Our balance sheet size is pretty large. Lots of universal banks' balance sheet sizes will be smaller than ours.

Mr Camotra, do you think you have a roadmap to become a universal bank?

Inderjit Camotra: I agree with Sanjay that if you stay true to your cause, and become a good, robust, compliant, technologically driven bank, you will pass the mettle of the test of becoming any format of bank you want to.

Since we are so young - just two years into our journey - and the path to becoming a universal bank is at least five years, I will follow the lead set by my senior SFBs.

Universal bank licence is available on tap, still none of you have applied. What is the reason, are you waiting for certain clarifications from the regulator?

Agarwal: I don't think that the regulator needs to clarify anything.

Whenever I interact with them, they say that if you feel that you are good enough, you should just submit the application.

I again want to repeat that it is not about the platform. I think the SFB platform itself is so powerful.

In the end, the customer doesn't mind whether it is a universal bank or it is an SFB.

Customer minds about your services, your products, your approach, your brand.

In my opinion, India needs another good ten banks in the next ten years if we want to be really ambitious around our economic growth for 2047.

There are always one or two banks in one decade.

And then banks require at least ten years to get stabilised. It takes time.

Is there a fear of rejection in the sense that first you need to prove yourself that you are ready to take on the bigger banks, then you should apply?

Agarwal: It is not about fear of rejection. It may be a positioning where every institution might be taking a call on whether it is fit enough to service the expectations.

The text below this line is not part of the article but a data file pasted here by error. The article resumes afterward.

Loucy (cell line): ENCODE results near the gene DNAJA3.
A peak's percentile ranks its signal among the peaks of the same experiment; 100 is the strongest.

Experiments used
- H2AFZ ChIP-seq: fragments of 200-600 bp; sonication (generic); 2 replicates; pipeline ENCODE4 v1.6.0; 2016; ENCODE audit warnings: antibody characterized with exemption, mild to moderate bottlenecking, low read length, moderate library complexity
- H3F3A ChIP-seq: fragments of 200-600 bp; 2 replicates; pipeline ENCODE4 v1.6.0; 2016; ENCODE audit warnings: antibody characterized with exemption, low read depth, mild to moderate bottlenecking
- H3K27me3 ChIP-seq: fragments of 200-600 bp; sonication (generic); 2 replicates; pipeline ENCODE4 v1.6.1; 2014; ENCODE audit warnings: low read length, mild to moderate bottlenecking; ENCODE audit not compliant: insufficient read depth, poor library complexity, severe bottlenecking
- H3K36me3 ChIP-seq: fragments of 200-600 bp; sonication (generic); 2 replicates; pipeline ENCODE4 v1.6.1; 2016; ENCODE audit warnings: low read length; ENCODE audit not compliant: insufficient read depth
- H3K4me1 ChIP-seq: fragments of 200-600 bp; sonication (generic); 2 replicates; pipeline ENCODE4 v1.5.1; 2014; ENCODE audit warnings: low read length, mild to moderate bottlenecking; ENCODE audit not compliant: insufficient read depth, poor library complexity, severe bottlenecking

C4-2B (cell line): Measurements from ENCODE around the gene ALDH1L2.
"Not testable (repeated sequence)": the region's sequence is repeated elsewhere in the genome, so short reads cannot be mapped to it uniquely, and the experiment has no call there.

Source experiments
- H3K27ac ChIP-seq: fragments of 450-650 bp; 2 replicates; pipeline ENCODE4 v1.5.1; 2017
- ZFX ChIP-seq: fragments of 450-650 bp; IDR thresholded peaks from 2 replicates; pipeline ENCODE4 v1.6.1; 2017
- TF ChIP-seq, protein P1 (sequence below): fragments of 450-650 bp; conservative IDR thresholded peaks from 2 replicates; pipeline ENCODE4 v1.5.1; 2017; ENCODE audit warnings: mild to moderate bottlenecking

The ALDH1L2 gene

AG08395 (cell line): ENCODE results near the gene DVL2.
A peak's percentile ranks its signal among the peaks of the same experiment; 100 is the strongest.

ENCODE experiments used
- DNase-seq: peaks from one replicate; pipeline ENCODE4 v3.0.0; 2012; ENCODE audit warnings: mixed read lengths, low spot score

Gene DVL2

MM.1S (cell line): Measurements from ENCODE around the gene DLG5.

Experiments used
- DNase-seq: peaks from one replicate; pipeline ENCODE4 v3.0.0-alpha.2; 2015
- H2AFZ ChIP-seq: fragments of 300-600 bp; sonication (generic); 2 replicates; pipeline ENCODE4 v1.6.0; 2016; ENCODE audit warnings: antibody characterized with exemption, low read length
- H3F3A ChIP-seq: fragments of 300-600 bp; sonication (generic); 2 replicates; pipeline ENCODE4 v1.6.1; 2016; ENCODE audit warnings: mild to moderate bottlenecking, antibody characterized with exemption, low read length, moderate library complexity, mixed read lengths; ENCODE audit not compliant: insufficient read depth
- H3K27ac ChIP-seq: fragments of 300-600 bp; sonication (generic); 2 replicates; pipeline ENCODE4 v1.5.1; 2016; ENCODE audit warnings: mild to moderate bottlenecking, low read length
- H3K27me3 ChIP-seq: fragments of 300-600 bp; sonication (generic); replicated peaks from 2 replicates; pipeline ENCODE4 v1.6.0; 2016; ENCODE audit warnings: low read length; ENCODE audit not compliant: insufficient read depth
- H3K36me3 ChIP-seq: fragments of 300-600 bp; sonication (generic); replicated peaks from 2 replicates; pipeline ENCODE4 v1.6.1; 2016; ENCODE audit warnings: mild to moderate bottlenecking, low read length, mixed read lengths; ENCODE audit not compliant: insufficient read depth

It is not a fear of rejection because a regulator will reject an SFB's (application for licence).

You are still a bank. You are a commercial scheduled commercial bank.

You are still on that whole list of banking. I don't think we can call it a fear of rejection.

But the regulators can advise you that you have not done a good enough job at SFB. They can advise that first do that job.

Do you think there is a need for clarifications from the RBI before SFBs make up their mind to apply for a universal banking licence?

Davis: The dialogue with RBI is something that we do continuously. So obviously that is something that we can talk to them about.

So far as Ujjivan is concerned, we have internally decided that we will wait for a while.

Mr Kanwal, what is your take?

Kanwal: Converting to a universal bank doesn't mean changing strategy. This means that I don't have to start doing corporate banking when I become a universal bank.

Is it really a disadvantage to use the word 'small' for you?

Camotra: At the moment, we are small finance banks and let us revel and enjoy that status.

Half of our lending is below Rs 2.5 million. So, all of us never have to scramble for priority sector assets.

As long as we manage our NPAs and our cost of production well, we are a very profitable set of banks.

Our ROE (return on equity) in most of our balance sheets is all in double digits.

Feature Presentation: Aslam Hunani/

Business Standard